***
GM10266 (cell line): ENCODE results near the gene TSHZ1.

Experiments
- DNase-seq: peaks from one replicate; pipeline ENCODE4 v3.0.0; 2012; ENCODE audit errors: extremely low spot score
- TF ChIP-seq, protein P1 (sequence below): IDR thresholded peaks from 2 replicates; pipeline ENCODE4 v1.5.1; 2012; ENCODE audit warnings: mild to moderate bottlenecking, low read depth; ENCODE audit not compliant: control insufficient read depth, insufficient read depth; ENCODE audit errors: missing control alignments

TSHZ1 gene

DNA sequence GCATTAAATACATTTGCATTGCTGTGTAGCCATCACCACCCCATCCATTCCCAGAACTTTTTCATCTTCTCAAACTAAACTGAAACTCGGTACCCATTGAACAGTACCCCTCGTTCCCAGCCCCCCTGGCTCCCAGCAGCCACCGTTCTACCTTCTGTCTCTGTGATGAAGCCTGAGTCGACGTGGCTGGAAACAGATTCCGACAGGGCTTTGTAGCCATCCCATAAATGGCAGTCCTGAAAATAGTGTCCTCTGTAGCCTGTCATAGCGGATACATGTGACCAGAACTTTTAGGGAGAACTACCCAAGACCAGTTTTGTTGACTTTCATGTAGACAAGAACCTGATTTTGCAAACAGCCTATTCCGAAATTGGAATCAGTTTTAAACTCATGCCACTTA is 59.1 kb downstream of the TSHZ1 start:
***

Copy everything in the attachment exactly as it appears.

GM10266 (cell line): ENCODE results near the gene TSHZ1.

Experiments
- DNase-seq: peaks from one replicate; pipeline ENCODE4 v3.0.0; 2012; ENCODE audit errors: extremely low spot score
- TF ChIP-seq, protein P1 (sequence below): IDR thresholded peaks from 2 replicates; pipeline ENCODE4 v1.5.1; 2012; ENCODE audit warnings: mild to moderate bottlenecking, low read depth; ENCODE audit not compliant: control insufficient read depth, insufficient read depth; ENCODE audit errors: missing control alignments

TSHZ1 gene

DNA sequence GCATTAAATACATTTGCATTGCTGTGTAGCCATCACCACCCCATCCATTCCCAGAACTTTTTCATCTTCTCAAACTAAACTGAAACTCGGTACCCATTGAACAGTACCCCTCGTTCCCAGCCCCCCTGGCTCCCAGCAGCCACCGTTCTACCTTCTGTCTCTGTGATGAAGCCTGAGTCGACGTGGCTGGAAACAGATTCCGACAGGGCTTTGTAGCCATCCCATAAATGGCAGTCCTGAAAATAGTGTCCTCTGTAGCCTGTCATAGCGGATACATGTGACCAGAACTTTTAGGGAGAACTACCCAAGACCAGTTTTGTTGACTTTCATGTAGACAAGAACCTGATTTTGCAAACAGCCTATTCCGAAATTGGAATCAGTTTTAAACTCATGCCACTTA is 59.1 kb downstream of the TSHZ1 start: